Since then, a lot has changed (the mayor of that city—Pete Buttigieg—is now taking pot shots at Trump as he mounts an improbably strong campaign for his Democratic Party’s nomination, in a move that would’ve been scrapped as too unbelievable as a spec Parks & Recreation script).
Meanwhile, a lot has stayed the same: Indiana and its capital city are increasingly in the national conversation. Indiana’s governor at the time is now the Vice President. Cabinet secretaries have Indiana ties. In the last few weeks, HUD Secretary Ben Carson and Education Secretary Betsy DeVos have parachuted into Indiana for day trips.
Last April, I launched IMPORTANTVILLE, a newsletter to document Indiana’s intersection with national politics. Next month, for the first time, we’ll bring that newsletter to life, hosting a night of beer, wine, and hors d’oeuvres, along with live journalism, at 6 p.m. on October 8 at Emmis Communications.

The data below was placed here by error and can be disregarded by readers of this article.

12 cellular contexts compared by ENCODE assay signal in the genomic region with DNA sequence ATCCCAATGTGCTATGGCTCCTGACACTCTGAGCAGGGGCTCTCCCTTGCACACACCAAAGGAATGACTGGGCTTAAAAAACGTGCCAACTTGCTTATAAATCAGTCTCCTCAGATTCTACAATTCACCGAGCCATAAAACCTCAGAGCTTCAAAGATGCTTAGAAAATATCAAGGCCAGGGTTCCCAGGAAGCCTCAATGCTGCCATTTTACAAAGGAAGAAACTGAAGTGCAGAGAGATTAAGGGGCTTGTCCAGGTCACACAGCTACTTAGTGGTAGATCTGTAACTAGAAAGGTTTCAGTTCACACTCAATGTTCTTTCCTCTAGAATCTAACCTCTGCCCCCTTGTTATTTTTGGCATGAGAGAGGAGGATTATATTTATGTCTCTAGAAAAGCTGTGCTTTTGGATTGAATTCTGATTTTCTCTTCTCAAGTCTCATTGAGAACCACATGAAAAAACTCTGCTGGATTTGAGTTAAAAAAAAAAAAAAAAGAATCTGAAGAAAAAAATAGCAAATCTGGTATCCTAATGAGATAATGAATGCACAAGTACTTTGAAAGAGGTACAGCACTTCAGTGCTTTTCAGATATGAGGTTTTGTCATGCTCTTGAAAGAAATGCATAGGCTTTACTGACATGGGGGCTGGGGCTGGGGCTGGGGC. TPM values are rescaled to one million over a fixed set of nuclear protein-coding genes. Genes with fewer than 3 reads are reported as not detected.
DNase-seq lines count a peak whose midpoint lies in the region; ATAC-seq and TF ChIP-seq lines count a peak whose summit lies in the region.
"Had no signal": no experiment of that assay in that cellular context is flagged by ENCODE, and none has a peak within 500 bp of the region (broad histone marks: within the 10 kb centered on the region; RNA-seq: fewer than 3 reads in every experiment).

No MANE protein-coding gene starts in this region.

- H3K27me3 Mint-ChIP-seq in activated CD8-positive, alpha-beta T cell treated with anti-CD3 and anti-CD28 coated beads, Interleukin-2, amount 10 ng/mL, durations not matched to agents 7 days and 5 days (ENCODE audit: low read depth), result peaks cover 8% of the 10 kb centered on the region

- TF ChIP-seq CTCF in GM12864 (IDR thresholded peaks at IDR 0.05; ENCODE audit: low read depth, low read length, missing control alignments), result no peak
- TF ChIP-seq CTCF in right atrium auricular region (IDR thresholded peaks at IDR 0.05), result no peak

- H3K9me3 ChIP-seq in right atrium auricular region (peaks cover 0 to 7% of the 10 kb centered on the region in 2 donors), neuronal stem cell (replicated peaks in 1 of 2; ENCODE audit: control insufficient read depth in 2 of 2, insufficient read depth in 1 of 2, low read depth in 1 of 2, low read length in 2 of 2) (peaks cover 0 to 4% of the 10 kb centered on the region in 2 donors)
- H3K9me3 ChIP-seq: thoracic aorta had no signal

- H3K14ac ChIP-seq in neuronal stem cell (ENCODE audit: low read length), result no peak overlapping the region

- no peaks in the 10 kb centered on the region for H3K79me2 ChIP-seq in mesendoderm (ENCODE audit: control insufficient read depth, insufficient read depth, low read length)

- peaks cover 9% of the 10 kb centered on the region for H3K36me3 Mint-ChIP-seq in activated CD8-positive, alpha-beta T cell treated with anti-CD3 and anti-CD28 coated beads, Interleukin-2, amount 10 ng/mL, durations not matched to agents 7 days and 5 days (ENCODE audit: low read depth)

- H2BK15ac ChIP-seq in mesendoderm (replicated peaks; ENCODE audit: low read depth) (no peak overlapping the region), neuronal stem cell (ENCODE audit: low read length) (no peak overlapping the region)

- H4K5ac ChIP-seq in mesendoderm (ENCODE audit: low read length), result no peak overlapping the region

At 6:30 p.m., the first interview will feature former lieutenant governor candidate and Indiana Rep. Christina Hale, who will campaign for her party’s nomination in the Fifth Congressional District, in a race that will be monitored nationally for signs of whether the suburban seat will shift from Republican to Democratic control. The discussion will focus on why Indiana has never had a woman serve as U.S. senator, governor, or mayor of its largest city; what must change for more women to be elected to high office; and how the state Democratic Party needs to rebuild after a long series of Election Day losses in federal and state races.
At 7 p.m., I’ll interview U.S. Sen. Todd Young, who is now a top lieutenant of Majority Leader Mitch McConnell, as he is tasked with defending the Republican majority in the Senate as the chair of National Republican Senate Committee. I’ll ask Young to forecast the 2020 election cycle and to assess the day-to-day political climate in the nation’s capital.
The ticket price includes a free subscription to Indianapolis Monthly.